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Dede Westbrook: 'I’m just thankful'

Posted Apr 29, 2017

Former Oklahoma WR Dede Westbrook shortly after being selected by the Jaguars No. 110 overall in 2017 NFL Draft: 'God is never wrong'

JACKSONVILLE – The Jaguars’ first Day 3 selection was hardly a no-brainer.

The Jaguars early Saturday afternoon made Oklahoma wide receiver Dede Westbrook the third selection of Round 4 of the 2017 NFL Draft, the No. 110 selection overall. It was a notable selection because of Westbrook’s production on field and because of his history of issues off of it.

Westbrook (6-feet-0, 178 pounds), the 2016 Biletnikoff Award winner given to the nation’s top receiver, was projected by many analysts as a possible second-round selection.

But Westbrook had been accused of domestic violence twice in 2012 and 2013, and questions about off-field issues and character likely caused his slide to the fourth round.

“He had some issues early in his career, but we feel that’s behind him – and it has to be behind him,” Jaguars General Manager David Caldwell said. “There’s no choice in that. … Obviously with [Head] Coach [Doug] Marrone and Coach [Jaguars Executive Vice President of Football Operations Tom] Coughlin here, there’s no margin for error for him off the field.”'

Westbrook, speaking to Jacksonville media on a conference call shortly after the selection, said while he didn’t expect to fall into the fourth round he knew entering the draft his background would be an issue.

“I knew it was going to be somewhere along these lines, but I’m just thankful – and God is never wrong,” he said.

Westbrook also said the Jaguars “most definitely” made clear there would be no future margin for error off the field.

“At the end of the day that’s up to me, and I’ve overcome adversity many times in my life and it’s just another chance for me to overcome it,” he said. “I thank the Jacksonville Jaguars for giving me the opportunity to do that in their organization.”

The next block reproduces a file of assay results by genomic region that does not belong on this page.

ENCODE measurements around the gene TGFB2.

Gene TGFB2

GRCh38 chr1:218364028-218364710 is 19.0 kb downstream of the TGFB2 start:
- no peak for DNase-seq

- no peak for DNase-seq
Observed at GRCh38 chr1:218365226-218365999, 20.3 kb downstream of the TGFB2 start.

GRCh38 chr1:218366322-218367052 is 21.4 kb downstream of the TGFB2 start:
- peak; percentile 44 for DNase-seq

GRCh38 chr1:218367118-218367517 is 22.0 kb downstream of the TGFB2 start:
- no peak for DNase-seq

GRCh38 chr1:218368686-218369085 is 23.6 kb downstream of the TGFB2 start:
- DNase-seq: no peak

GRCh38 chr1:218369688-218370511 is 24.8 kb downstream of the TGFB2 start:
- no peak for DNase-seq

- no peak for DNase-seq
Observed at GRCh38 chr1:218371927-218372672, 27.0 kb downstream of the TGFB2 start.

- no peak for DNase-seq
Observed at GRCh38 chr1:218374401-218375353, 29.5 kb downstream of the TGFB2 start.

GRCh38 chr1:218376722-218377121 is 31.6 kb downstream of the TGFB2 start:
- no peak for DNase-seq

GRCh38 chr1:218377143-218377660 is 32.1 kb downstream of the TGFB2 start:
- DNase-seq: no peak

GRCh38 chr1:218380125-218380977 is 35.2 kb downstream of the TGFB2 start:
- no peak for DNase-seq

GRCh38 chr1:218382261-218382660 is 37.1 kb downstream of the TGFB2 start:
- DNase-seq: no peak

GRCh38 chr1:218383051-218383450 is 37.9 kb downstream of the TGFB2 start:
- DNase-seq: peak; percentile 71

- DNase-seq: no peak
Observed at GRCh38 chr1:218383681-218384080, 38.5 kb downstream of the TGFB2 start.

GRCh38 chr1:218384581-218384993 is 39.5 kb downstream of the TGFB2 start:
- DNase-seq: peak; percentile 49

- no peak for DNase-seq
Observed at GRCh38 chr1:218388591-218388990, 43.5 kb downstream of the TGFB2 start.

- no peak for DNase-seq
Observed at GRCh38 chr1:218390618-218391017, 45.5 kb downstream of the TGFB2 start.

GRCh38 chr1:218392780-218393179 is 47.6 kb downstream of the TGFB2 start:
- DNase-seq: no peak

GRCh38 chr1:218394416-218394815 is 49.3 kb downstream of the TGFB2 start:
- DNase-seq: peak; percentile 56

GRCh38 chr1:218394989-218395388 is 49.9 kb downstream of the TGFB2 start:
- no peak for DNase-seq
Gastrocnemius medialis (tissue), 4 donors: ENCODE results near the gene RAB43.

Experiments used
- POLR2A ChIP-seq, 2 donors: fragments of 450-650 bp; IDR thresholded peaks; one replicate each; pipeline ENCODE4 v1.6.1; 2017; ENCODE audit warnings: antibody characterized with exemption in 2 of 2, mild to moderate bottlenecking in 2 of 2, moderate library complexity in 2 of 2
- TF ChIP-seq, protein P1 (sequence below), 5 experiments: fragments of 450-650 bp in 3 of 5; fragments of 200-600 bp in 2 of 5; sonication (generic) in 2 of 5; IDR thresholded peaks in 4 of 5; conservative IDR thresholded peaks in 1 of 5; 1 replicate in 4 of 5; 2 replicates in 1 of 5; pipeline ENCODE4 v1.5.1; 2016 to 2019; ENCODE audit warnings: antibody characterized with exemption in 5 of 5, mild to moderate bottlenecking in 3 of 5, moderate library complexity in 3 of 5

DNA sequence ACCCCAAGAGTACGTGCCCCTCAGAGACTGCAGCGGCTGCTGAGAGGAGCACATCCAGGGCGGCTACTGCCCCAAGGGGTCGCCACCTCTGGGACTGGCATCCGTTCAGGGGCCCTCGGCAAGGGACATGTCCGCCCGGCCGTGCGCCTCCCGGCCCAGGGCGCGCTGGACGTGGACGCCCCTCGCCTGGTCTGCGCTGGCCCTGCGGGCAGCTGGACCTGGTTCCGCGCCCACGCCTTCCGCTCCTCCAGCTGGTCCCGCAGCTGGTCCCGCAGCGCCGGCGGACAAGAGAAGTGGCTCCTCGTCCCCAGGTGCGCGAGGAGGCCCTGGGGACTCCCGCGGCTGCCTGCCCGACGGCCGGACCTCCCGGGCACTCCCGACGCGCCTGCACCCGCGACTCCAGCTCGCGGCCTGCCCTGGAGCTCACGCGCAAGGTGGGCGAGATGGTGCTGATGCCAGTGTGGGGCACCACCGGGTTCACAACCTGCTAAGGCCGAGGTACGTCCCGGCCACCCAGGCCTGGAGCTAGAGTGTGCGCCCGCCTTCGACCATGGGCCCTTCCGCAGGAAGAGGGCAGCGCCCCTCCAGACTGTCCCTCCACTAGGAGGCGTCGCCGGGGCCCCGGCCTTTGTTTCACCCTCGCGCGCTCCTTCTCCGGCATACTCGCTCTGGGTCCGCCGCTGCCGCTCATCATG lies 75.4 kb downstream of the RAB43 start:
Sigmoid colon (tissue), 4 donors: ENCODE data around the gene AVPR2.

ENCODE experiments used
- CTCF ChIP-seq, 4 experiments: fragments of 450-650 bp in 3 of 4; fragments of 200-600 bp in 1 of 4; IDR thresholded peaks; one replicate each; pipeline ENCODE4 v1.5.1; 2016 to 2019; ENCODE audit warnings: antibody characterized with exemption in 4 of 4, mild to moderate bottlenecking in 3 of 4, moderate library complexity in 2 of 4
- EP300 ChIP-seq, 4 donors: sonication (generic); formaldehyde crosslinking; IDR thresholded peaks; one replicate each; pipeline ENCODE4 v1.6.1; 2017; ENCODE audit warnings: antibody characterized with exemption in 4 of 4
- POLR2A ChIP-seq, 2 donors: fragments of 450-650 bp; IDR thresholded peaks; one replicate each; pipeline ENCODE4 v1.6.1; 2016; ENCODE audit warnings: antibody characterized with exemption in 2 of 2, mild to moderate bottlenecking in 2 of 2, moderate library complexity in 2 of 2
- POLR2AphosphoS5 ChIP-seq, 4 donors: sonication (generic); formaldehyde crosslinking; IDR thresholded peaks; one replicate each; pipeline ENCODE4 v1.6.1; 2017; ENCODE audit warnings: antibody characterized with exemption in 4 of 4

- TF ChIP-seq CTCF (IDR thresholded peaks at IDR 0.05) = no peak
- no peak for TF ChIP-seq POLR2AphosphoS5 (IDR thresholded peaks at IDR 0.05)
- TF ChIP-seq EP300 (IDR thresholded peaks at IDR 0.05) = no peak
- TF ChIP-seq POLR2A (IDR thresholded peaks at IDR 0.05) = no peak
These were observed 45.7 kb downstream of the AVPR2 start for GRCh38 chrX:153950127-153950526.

Caldwell said the Jaguars did extensive investigation into Westbrook’s background.

“We did a lot of work on it – all the way back to his high school days,” Caldwell said. “We have some really good sources there at Oklahoma that I have known for a long period of time.”

Caldwell also was asked if he worried about the public perception of such a selection.

“I think we have done our due diligence enough to realize that is behind him,” Caldwell said. “All of those charges were dropped. I think we all have been accused of things, not all of us, but many of us have been accused of things. We don’t take it lightly.

“Obviously it is a serious issue, and we just feel like at this point in time to give the kid a chance to make it right.”

Westbrook visited Jacksonville in the weeks leading to the draft.

“It was pretty good,” Westbrook said. “I vibed with them right when I went in there. We built a relationship from the start of it and they handed out a bargain and now it’s time for me to hold mine.”

Westbrook, asked about his maturity as he enters the NFL, said he has learned from his past.

“I’ve grown up,” he said. “My past did happen a few years ago and it made me a lot wiser, it made me think things over. For every situation I go about I think it through twice or three times and get someone else’s opinion and make sure it’s correct all the way around.

“For Jacksonville, I thank them for believing in me and I’m going to do everything that I possibly could to help this organization win.”

Westbrook, the Big 12 Offensive Newcomer of the Year in 2015 after transferring to Oklahoma from Blinn Community College, was a unanimous first-team All-America selection in 2016. He also was a finalist for the Heisman Trophy in 2016, when he caught 80 passes for 1,524 yards and 17 touchdowns.

“This is a guy who was a Biletnikoff Award winner, and fourth in the Heisman voting,” Caldwell said. “He averages 18 yards a catch. He’s a dynamic athlete with the ball in his hands. He can run by people and catch it and run away from them and he’s got a little wiggle, so he’s got really good run after the catch.”

Westbrook joins a receiver group that includes three fourth-year veterans who have been productive at various times in their first three seasons – Allen Robinson, Marqise Lee and Allen Hurns – along with third-year veteran Rashad Greene and veterans Arrelious Benn and Bryan Walters.

“Obviously it is not a position we need for, but we have a good receiving crew,” Caldwell said, adding that Westbrook can play either outside or in the slot. “We feel like this is a guy that can come in and contribute there. He has a lot of specialties where we can use him in different situations and then the punt return aspect and the special teams aspect of it.”

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